Scientists make a big leap in development of soft robotic grippers by integrating sensing mechanisms into 3D printable fingers.
The main advantage of having lightweight EOAT is the ability to handle the objects while not adding much weight to the end of the robot arm. This enables using smaller robots/machines as all their power can be utilized to handle the food products.
The array of gripper choices in the automotive, pharmaceutical and electronics and industries for pick-and-place automation systems are numerous. The many gripper styles - all of which have their own size, method of operation, and level of human interaction - is daunting.
In order to become more efficient and work more quickly but at the same time protect the health of their employees, it is worth investing in ergonomic lifting devices.
The impetus was that we wanted to get more power out of the machine and wanted to pack the pallets cleaner and more dimensionally stable. The technology, the know-how and the service convinced us of Piab, after we looked at several manufacturers.
With the growth and proliferation of collaborative robots, there has become an increased need for a wide variety of grippers and end effectors in general. One of the more challenging applications is for automated gauging and measurement of small parts.
The Zimmer Group development team also faced a tremendous challenge in developing special gripper fingers, which were intended to handle any potential type of bottle from 0.33 l up to 0.75 l by gripping the neck and body of the bottle.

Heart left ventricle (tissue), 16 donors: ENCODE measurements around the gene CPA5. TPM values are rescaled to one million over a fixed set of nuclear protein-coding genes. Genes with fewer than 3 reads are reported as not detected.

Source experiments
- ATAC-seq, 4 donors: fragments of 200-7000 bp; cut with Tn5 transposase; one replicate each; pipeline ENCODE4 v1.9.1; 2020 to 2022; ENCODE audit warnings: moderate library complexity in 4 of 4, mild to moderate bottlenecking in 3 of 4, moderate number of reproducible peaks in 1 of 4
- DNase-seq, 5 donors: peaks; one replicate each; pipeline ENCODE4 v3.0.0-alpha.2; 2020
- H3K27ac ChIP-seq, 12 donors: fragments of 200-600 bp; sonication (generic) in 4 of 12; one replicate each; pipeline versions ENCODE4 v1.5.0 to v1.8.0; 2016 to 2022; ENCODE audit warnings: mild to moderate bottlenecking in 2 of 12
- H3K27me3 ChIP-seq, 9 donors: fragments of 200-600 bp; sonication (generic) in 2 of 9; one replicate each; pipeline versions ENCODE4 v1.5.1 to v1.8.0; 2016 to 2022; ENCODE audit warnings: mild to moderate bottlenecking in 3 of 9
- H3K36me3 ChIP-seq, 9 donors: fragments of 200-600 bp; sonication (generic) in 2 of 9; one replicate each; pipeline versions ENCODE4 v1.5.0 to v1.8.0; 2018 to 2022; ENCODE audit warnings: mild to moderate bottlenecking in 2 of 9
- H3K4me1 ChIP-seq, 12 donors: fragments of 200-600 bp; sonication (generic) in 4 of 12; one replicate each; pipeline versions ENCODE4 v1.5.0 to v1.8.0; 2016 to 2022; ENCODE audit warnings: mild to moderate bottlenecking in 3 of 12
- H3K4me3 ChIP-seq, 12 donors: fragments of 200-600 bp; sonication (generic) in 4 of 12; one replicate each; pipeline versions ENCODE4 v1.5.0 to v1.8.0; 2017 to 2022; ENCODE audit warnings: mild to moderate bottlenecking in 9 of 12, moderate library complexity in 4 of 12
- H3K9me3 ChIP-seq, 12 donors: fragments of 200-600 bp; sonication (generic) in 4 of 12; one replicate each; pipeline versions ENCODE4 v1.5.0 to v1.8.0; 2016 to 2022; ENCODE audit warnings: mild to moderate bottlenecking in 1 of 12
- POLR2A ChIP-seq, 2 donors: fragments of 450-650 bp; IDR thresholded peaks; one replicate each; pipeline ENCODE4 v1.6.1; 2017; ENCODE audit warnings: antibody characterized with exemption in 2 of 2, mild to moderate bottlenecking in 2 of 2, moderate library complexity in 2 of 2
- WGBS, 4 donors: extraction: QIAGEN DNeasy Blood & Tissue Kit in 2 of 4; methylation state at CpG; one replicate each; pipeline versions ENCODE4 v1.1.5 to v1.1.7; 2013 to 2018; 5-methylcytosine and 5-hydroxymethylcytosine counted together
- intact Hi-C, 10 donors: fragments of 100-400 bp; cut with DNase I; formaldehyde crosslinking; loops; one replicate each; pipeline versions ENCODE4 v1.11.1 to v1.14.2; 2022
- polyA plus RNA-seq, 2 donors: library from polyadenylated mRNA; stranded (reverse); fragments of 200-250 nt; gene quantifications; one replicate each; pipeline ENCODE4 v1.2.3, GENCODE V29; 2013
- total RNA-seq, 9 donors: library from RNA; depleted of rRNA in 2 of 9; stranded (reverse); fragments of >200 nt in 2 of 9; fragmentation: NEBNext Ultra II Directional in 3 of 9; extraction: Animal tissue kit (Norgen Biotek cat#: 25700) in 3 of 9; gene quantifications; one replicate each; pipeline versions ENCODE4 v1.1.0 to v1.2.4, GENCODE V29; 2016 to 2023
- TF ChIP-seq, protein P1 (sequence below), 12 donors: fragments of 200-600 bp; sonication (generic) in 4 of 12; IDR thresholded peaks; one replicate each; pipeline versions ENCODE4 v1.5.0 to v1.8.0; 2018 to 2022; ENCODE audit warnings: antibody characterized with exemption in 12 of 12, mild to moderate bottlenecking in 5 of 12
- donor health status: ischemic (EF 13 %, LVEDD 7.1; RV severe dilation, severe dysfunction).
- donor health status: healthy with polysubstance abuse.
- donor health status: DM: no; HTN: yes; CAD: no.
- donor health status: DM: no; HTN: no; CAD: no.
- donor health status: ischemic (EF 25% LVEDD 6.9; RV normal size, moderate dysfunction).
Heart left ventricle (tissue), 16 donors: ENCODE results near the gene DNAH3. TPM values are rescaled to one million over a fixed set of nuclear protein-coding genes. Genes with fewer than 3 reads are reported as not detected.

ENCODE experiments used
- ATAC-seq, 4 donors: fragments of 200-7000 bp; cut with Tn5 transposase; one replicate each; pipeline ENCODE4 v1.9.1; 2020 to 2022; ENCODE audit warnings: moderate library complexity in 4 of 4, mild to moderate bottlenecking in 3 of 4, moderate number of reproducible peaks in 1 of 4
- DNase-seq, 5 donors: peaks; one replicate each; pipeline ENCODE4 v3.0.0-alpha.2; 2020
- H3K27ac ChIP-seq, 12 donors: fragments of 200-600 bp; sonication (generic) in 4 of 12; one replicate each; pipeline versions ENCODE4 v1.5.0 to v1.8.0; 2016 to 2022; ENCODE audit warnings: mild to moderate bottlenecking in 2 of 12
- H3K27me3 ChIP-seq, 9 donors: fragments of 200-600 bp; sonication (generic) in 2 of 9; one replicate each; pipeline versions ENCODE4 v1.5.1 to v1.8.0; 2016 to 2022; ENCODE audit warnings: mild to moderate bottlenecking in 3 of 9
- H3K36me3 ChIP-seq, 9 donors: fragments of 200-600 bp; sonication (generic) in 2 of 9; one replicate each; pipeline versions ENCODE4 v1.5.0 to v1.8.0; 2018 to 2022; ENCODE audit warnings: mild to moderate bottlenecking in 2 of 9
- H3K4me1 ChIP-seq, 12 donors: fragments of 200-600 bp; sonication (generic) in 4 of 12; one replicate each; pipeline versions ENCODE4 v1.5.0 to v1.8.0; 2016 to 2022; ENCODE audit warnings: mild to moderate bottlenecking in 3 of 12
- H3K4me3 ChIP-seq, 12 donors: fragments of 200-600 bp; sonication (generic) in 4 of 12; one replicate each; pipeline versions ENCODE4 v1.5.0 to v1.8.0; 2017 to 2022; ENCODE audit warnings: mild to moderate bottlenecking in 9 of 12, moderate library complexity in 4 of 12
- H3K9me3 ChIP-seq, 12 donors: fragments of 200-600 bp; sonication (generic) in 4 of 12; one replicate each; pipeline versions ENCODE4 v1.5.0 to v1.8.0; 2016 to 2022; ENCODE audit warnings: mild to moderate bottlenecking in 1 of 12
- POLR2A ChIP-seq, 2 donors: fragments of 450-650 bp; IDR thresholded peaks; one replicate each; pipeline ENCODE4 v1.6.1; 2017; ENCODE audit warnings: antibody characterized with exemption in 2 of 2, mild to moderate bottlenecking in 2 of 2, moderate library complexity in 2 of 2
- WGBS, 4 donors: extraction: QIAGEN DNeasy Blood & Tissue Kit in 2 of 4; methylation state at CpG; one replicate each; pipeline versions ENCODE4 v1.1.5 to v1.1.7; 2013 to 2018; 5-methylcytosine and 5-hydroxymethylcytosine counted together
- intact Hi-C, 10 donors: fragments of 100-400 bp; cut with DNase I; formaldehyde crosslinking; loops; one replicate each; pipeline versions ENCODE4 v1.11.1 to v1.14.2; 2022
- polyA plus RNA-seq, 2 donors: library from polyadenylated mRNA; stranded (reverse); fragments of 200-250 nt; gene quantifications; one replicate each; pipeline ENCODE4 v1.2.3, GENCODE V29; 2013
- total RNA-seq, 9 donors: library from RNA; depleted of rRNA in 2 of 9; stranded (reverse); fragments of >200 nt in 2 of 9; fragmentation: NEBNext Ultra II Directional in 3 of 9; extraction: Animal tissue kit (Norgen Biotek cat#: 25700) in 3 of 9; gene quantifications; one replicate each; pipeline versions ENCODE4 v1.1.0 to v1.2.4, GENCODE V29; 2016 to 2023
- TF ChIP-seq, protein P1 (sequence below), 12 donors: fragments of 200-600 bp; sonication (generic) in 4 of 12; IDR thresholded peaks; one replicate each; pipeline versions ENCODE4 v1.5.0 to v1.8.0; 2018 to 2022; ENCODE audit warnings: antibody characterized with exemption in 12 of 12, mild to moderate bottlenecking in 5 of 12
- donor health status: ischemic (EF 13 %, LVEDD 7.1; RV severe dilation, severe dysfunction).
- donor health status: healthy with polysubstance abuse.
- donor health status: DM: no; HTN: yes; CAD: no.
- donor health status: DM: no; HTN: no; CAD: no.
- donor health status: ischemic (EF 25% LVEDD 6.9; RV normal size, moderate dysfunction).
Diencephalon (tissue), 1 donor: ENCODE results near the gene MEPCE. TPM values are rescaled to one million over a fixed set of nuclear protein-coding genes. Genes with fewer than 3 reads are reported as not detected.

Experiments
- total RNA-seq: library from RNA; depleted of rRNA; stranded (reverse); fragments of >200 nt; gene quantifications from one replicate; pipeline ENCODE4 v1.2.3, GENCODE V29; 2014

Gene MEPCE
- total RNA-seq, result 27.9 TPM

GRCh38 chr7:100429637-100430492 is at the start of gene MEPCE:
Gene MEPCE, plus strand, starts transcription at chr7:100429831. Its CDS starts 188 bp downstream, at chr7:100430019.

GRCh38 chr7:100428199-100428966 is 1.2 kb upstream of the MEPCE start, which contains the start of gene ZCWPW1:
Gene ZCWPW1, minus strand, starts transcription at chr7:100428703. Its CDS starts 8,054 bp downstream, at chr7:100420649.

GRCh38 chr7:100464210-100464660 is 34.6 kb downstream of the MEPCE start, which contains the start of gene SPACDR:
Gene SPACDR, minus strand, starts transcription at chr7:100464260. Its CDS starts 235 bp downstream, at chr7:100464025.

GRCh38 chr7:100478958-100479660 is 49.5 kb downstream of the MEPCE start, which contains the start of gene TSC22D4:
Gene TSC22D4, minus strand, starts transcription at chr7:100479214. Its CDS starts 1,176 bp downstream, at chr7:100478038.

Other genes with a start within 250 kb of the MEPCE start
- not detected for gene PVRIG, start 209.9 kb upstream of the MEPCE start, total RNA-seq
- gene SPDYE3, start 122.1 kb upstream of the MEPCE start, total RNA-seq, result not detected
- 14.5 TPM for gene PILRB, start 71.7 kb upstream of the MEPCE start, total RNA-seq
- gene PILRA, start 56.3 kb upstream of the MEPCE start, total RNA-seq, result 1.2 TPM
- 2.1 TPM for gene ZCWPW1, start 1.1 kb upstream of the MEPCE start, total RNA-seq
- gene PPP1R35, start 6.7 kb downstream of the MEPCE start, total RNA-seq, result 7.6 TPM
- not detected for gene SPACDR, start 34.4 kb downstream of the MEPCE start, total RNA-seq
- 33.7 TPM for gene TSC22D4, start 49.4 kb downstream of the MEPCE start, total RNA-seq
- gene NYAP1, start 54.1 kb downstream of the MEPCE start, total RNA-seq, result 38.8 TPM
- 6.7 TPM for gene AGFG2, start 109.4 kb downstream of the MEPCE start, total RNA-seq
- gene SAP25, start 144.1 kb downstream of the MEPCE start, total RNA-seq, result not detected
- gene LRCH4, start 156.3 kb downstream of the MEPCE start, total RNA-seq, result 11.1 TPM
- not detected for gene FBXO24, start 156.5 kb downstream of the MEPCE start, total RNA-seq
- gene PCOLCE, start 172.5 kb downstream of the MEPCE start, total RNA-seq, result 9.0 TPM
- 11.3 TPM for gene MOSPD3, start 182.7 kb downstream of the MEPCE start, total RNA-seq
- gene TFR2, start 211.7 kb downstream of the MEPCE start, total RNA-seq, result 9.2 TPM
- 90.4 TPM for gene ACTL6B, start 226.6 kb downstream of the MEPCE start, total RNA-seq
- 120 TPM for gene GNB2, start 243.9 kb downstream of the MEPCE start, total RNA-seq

The challenge is that traditional robots have been designed to perform a single task extremely efficiently. But when the item or the task changes these traditional machines need to be reintegrated and reprogrammed.
In order for electrical vacuum generators, grippers and compact ejectors to be visible to the smart factory, they must provide digital energy and process data in real time.
Robotics end of arm tools (EOAT) deployed in various industrial sectors have witnessed drastic transformations vis-à-vis technology advancements and customer demand for greater levels of productivity.
Booth #4481 (co-exhibiting with Futura Automation) - Gecko Gripper, that uses millions of micro-scaled fibrillar stalks that adhere to a surface using powerful van der Waals forces - the same way that geckos climb.
Though often overlooked, grippers are a significant cog in a successful automation system and choosing the proper one can result in optimized performance, uptime and operator safety.
Plug-and-play cobots offer a perfect transition from manual handling or assembly to more automated operations. But, it is important to choose one with a powerful and safe grip!
Booth #236417 - ATI will present three new products at the 2018 show. You may have heard about the Axia80; ATIs high-performance, low-cost force/torque sensor, but this year attendees can see it live in an interactive demonstration.
Traditional robots have been designed to perform a single task extremely efficiently. But when the item or the task changes, which is often the case with food, these traditional machines need to be reintegrated and reprogrammed
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